Based upon the experience in other cities, bike share also has the effect of boosting private bike use. Bike share provides an easy low-cost way of trying cycling, and many people go on to buy their own bike.

    And that’s only after six months! Bike share looks like a game-changer. It will be fascinating to see what the performance has been a year from now.

  • 42apples

    I think this shows that bike-share is not really a great environmental initiative (only 20% would have taken cars instead, and there are pretty environmental costs significant costs to the infrastructure and trucking bikes back and forth). Rather, it is a convenient benefit that supplants existing public transit and is more convenient than walking.

  • Greg Costikyan

    But supplanting subway and bus rides, particularly during rush hour, is also a benefit, as it reduces crowding and likely has a secondary effect of inducing more mass transit users. Also, while mass transit is unquestionably more green than automobiles, it still involves the consumption of electricity or diesel fuel (rail produces only about half as many emissions per mile travelled than cars), so there is a (lesser) environmental benefit here.

  • 42apples

    True, but many bike share trips are replacing walking, which is the greenest mode of transportation. In that case, it makes transportation more time efficient, but not more environmentally efficient. I support it personally because I like biking and if I end up living and/or working in a city, I would feel better using it than having to lock up my bike.

    On another note, since bike share is so widely used as an alternative to light rail or subway, why don’t they offer a per-trip rate too for the same price as transit or even less? If I remember, some European cities charge that way.

  • Jonathan R

    Kevin, I wish! But the denominator for mode share is the total of all travelers, so the increase of 30k in bicycling is just a drop in the bucket compared to subway, bus, taxi, and private motor vehicle.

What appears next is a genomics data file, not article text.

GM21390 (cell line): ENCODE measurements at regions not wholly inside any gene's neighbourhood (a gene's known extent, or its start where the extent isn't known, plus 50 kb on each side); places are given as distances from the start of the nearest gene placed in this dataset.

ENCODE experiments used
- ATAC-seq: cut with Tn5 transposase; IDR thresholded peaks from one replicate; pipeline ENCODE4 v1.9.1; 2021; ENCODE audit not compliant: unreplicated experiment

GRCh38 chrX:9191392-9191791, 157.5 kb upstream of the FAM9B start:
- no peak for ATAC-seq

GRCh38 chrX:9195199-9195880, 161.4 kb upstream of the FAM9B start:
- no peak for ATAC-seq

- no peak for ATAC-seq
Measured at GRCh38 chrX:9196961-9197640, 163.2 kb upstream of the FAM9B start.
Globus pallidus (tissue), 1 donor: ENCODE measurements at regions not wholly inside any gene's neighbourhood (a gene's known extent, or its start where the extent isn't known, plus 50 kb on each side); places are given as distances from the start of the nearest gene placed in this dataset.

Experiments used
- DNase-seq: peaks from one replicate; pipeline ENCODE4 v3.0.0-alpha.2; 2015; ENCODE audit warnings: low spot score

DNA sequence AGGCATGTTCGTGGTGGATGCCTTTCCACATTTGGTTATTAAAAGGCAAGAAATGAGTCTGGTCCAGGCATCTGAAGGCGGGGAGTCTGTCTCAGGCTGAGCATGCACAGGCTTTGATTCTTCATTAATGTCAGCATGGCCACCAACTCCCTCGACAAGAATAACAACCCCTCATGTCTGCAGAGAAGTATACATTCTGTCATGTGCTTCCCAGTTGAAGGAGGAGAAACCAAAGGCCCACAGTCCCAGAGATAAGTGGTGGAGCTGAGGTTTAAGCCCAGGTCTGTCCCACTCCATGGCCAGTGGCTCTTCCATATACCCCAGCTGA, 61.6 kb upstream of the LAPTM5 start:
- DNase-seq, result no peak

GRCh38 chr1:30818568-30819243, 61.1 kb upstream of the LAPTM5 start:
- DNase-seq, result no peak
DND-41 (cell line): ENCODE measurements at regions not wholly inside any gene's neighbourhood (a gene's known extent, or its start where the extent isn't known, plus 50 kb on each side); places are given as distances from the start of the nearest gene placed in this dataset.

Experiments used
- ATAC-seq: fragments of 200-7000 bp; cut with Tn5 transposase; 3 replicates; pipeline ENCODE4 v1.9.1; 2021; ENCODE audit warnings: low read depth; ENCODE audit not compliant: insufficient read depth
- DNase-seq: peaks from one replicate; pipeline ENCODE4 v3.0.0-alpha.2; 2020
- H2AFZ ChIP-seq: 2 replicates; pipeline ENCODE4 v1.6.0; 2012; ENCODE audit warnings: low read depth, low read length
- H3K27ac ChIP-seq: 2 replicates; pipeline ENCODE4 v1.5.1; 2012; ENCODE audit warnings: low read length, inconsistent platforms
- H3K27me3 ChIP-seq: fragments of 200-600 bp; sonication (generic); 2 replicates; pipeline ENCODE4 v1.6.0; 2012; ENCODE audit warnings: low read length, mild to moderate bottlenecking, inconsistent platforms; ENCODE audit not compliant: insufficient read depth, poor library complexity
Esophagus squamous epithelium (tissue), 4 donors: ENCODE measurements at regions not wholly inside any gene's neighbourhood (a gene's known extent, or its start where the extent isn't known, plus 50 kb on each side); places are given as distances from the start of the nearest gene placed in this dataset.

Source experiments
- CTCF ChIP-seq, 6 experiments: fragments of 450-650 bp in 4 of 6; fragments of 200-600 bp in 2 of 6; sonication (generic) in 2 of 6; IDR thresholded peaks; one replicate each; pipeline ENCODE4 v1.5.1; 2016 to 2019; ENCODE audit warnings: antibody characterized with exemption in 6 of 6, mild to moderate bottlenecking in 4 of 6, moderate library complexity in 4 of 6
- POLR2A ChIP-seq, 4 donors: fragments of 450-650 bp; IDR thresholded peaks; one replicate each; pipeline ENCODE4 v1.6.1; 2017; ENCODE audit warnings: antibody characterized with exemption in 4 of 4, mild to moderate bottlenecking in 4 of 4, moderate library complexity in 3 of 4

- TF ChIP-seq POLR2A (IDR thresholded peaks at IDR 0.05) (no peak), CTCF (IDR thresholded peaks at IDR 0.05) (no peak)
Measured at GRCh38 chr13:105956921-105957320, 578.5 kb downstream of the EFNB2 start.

• Anxiously Awaiting Bikeshare

    But it is the percent change of a percentage. Like how a 50% increase from 2% is 3% (not 52%).

  • Dave Barman

    There is no incentive for being environmentally aware. There is huge incentive for convenience, efficiency, and cost savings. Let’s remember, any successful initiative will not be successful for environmental reasons. It has to make sense for the economic incentive first.

  • Jonathan R

    Considering how most mode-share calculations neglect how folks regularly use multiple modes to get on their way, this is not necessarily the case. Folks who are using bike share to get to a more convenient subway stop might not show up in mode share calculations as bicyclists.

    Certainly true that more people are bicycling, but that seems to be a fairly obvious result of placing several thousand easy-to-rent bikes out on the streets.

    I urge immediate expansion of bike share to neighborhoods around the city in order to bring the same opportunities for bicycling to all New Yorkers. The current area is not enough.

  • StepUpAndSaySomething

    You might say “only 20%” but to me that sounds like a lot of car trips avoided and a lot of pollution that wasn’t put info our kids lungs.

    I agree that the rebalancing takes energy, but hopefully as the system matures these issues will decrease. Maybe instead of growing by zones into areas that have people commuting into Manhattan, we grow in paths, so people can get around their own communities, like further out in the outer boroughs. There are lots of opportunities to decrease car trips there. Fixing the “last mile” issue is major there.

    I hope that the friends and families of the new riders become more engaged in street safety issues. Every cop/politician with a daughter or son who uses bike share will be more likely to bust cars acting aggressively. And safer streets means less cars. In the long term, I think the numbers will show amazing environmental impact.

  • Ian Turner

    Unfortunately, from a pollution or congestion perspective, mode shift is unlikely to have much impact. Congestion and parking are the two greatest disincentives to driving, so if you convince some people to switch to another mode, others will just take their place.